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Get dad the gift that finds itself: a GPS nav system

Today, they're less expensive than ever

Published: June 13, 2014 12:15 PM

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Need guidance on buying a Father’s Day gift? A portable GPS navigation system for dad’s dashboard can be a tech-savvy option. Yes, we know that smart phones can reproduce many of the features of stand-alone GPS units, or personal navigation systems (PNDs). Guess what? PND makers know it, too, and in response they’ve slashed their prices while boosting quality. Models with large displays (4 to 5 inches), free map and traffic updates, and other advanced features used to cost $400. Now they cost half as much. Here are three good reasons to prefer a PND to a smartphone.

They’re more reliable

A PND, unlike a phone-base navigation app, won’t zone out for incoming phone calls or freeze up when your dad loses his cellular signal. (Though buildings, tunnels, and tall terrain can block GPS signals from any device.)

They’ll save you money

Many smart-phone navigation apps update their maps by eating up precious data from the phone’s plan. PNDs, on the other hand, are self-sufficient. They store their maps, points of interest, and other data onboard, and get their traffic data over an FM antenna.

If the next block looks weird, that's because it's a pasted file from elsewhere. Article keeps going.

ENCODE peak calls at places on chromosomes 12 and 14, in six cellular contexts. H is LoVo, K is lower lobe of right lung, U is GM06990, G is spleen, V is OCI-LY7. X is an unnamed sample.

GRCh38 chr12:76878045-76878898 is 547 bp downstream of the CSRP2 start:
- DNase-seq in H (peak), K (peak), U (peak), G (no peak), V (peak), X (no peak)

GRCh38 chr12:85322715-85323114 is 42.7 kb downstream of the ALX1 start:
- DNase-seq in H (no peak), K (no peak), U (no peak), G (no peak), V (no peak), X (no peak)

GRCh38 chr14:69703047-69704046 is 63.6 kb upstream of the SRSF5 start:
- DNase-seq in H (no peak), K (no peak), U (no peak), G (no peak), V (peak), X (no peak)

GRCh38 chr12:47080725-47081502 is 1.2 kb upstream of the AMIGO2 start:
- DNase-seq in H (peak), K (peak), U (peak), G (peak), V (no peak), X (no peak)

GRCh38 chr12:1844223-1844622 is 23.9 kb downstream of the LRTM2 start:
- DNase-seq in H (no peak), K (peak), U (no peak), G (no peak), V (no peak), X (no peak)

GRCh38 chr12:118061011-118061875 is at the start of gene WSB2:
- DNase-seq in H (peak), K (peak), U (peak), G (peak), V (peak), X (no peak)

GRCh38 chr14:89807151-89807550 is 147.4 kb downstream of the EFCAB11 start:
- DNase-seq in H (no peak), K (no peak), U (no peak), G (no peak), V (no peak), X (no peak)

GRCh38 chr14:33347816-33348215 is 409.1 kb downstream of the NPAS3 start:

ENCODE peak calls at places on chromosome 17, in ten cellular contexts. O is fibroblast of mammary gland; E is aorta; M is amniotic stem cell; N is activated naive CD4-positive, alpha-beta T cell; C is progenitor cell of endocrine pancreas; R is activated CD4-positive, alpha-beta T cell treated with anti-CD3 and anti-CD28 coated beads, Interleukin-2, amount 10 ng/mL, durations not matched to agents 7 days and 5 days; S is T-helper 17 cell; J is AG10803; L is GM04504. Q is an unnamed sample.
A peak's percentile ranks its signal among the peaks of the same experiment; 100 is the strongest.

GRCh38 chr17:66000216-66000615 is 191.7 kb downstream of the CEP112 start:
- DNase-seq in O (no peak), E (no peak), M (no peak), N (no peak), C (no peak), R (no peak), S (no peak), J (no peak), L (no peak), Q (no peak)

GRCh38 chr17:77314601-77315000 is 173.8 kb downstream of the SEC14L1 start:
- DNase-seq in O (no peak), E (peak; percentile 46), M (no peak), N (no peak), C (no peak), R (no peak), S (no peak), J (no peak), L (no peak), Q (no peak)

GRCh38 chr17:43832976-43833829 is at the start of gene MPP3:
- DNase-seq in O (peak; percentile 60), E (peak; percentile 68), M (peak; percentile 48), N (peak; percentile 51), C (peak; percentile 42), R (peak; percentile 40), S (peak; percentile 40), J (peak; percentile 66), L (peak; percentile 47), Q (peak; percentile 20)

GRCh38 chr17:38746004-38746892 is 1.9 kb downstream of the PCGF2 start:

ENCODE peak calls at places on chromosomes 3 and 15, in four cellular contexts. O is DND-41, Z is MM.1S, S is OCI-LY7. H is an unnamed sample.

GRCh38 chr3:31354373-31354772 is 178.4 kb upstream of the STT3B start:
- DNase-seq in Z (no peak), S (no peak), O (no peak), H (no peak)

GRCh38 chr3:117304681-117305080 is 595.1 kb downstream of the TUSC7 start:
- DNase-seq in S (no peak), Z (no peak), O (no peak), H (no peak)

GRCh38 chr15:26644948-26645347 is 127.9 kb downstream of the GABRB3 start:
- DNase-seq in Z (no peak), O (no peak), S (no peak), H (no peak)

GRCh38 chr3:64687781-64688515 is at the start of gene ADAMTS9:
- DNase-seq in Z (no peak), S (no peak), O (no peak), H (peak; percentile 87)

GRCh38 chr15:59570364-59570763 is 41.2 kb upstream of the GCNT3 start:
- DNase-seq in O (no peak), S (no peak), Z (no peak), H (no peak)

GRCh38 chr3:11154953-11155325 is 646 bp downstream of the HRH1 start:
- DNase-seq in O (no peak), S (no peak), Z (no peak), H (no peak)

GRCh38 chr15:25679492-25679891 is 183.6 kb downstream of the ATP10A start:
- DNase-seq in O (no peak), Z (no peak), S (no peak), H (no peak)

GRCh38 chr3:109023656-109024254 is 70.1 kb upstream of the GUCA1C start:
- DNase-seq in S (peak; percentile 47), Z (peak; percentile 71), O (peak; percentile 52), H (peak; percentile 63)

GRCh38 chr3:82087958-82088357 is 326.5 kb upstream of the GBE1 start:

They’ll keep the lines open

With a PND, the map is always where it should be: onscreen and in clear sight of the driver. Meanwhile, the phone is free for passengers to make calls, send text messages, browse the web for Yelp! reviews, and so on.

Here are two winners we tested:

Find the right model for your needs and budget with our GPS buying guide and Ratings.

Garmin Nuvi 3597 LMTHD, $330

Though a little pricey, this slim, pocket-friendly PND is sleek enough to be mistaken for a leading-edge smart phone. And it’s brimming with smart features, including local speed limits, traffic updates for secondary and tertiary roads, and advanced lane guidance to make sure your father is in the correct lane an upcoming exit. Its 5-inch display is among the best we’ve seen—especially in sunlight. And like other recent Garmin models we’ve tested, the user interface is easy to master while its detailed maps show the driver what he needs to see when he needs to see it. Another cool feature: The magnetic dock on the included windshield mount automatically and securely pulls the nuvi 3597 LMTHD into place, yet lets the driver safely dismount the unit with a simple tug.

Garmin Nuvi 3490LMT, $150

The Garmin Nuvi 3490LMT is an older premium model that you can now purchase for a fraction of its original price. Packing a very clear and sensitive 4.3-inch touch-screen display into a thin sleek design, it actually looks like an older iPhone (without the home button). Voice-recognition capability spares the user the drudgery of typing in new destinations, while the unit’s multi-destination routing makes it easy to add several stops along a programmed route. As with other late-model Garmins, the unit’s lane-assistance feature will show the driver when and where to changes lanes before the next exit or highway merger.

—Mike Gikas

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